President Obama joined the national conversation on race Friday, addressing the death of Trayvon Martin, the slain Florida teenager whose main offense seems to have been his skin color. After a week of protests in the wake of shooter George Zimmerman’s acquittal, some of which lamentably turned violent, Obama spoke of the pain felt in the African American community.
“I think it’s important to recognize that the African American community is looking at this issue through a set of experiences and a history that — that doesn’t go away,” the president said. He continued:
There are very few African American men in this country who haven’t had the experience of being followed when they were shopping in a department store. That includes me.
And there are very few African American men who haven’t had the experience of walking across the street and hearing the locks click on the doors of cars. That happens to me, at least before I was a senator. There are very few African Americans who haven’t had the experience of getting on an elevator and a woman clutching her purse nervously and holding her breath until she had a chance to get off. That happens often.
And he posed this question to Americans who aren’t open to challenging the “stand your ground” law that let Zimmerman shoot Martin in self-defense:
And for those who resist that idea that we should think about something like these ‘stand your ground’ laws, I just ask people to consider if Trayvon Martin was of age and armed, could he have stood his ground on that sidewalk? And do we actually think that he would have been justified in shooting Mr. Zimmerman, who had followed him in a car, because he felt threatened?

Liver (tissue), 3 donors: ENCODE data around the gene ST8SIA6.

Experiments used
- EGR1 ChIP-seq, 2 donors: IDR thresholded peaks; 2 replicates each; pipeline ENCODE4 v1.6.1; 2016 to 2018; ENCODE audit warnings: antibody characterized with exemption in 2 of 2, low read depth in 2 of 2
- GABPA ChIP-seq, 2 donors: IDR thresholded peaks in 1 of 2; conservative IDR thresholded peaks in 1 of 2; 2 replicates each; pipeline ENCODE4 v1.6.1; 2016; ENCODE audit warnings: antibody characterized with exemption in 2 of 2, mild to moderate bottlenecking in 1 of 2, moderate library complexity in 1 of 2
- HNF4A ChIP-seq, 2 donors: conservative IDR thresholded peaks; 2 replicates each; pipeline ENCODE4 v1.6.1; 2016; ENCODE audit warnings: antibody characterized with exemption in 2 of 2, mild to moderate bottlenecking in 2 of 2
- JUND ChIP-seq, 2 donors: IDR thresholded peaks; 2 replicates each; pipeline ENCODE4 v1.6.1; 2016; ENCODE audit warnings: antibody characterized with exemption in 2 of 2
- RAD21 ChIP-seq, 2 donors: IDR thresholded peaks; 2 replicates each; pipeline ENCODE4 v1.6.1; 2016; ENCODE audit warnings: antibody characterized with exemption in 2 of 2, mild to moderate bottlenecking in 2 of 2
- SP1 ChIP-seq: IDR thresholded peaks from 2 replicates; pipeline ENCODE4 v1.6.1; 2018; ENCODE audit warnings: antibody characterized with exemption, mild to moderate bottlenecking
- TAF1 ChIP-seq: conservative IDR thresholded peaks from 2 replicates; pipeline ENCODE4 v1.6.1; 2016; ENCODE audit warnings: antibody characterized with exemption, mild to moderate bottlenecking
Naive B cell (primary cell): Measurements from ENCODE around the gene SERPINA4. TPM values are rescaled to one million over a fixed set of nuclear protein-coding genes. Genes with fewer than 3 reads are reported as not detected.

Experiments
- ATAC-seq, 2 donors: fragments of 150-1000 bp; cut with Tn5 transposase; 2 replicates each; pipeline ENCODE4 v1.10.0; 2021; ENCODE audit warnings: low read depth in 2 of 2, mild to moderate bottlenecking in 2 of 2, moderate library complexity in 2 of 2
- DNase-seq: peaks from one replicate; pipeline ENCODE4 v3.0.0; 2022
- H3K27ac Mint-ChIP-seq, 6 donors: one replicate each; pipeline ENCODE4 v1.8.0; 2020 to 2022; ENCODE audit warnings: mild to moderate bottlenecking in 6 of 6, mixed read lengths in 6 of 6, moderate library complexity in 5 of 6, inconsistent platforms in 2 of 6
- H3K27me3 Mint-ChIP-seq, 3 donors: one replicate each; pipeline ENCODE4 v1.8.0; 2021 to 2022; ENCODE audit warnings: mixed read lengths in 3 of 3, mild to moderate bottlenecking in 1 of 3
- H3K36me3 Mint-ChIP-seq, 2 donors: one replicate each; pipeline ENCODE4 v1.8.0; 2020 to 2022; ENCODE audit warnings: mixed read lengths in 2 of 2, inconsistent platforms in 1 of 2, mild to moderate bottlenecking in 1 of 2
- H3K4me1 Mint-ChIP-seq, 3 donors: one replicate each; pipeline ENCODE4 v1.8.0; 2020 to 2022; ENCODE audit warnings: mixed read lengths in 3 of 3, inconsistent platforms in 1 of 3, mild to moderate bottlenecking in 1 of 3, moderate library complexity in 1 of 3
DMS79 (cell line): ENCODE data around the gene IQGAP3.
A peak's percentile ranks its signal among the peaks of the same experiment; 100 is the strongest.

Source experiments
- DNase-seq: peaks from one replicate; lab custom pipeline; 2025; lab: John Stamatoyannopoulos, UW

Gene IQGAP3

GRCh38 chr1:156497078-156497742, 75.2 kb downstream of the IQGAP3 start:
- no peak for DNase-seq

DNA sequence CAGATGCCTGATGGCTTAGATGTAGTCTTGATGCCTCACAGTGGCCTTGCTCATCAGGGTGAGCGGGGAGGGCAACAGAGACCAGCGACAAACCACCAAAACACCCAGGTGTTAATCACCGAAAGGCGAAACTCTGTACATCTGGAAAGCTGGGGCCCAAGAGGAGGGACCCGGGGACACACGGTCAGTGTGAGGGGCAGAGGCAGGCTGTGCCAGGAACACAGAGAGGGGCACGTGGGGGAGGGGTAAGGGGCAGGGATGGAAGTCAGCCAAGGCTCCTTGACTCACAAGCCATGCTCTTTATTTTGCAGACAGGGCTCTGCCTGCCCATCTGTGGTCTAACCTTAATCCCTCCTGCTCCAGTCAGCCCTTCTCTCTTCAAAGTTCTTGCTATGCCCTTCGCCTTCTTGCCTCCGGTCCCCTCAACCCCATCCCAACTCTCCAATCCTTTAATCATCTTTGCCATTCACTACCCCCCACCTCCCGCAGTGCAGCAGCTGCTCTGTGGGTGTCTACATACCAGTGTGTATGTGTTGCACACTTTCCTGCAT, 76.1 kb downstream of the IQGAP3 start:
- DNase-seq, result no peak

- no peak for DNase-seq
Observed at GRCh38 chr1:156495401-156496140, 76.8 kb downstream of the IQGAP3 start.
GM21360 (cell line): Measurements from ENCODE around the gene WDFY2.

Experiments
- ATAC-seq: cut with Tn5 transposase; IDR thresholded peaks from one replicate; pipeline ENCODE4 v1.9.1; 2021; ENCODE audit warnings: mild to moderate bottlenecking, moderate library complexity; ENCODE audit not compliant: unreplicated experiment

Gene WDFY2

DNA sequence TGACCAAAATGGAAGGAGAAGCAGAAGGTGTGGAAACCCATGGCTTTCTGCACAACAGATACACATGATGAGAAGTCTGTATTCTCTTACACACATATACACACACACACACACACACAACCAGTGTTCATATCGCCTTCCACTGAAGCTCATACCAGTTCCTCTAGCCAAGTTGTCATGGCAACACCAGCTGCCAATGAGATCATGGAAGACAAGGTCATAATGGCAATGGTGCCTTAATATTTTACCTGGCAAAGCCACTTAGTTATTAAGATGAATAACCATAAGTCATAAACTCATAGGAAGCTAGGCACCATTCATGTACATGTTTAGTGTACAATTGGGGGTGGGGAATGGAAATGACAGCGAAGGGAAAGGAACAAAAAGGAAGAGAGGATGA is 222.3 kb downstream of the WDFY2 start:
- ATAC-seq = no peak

The Atlantic’s prolific Ta-Neshi Coates has written frequently on the Martin case since news of Zimmerman’s acquittal broke Saturday, including this must-read: “The Banality of Richard Cohen and Racist Profiling.” Still, it’s “The Good, Racist People,” an Op-Ed he wrote for the New York Times in March, that I can’t stop thinking about. In it, he details an incident that happened at his neighborhood deli in New York, where an employee accused Oscar-winning actor Forest Whitaker of shoplifting and then frisked him."In modern America we believe racism to be the property of the uniquely villainous and morally deformed, the ideology of trolls, gorgons and orcs. We believe this even when we are actually being racist,” Coates wrote, arguing that we live in a society that targets black people with “a kind of invisible violence.” He goes on:
The idea that racism lives in the heart of particularly evil individuals, as opposed to the heart of a democratic society, is reinforcing to anyone who might, from time to time, find their tongue sprinting ahead of their discretion. We can forgive Whitaker’s assailant. Much harder to forgive is all that makes Whitaker stand out in the first place. New York is a city, like most in America, that bears the scars of redlining, blockbusting and urban renewal. The ghost of those policies haunts us in a wealth gap between blacks and whites that has actually gotten worse over the past 20 years. […]
I am trying to see Sean Penn or Nicolas Cage being frisked at an upscale deli, and I find myself laughing in the dark. It is worth considering the messaging here. It says to black kids: “Don’t leave home. They don’t want you around.” It is messaging propagated by moral people.
It’s hard to read Coates' Op-Ed without your heart rising into your throat. But we should read it, all of it. And we should appreciate that Obama, our first black president, has joined the conversation on race with such a personal and thoughtful statement. Here’s the full transcript.
Some accuse Obama of race-baiting and stoking racial tensions. But that’s not fair, and it's not what he did. What the president did was make himself relatable, and then he used his position of power to suggest a path forward for a “more perfect union.”
The people who object to Obama saying that we need to “bolster and reinforce our African American boys” are just in the way.
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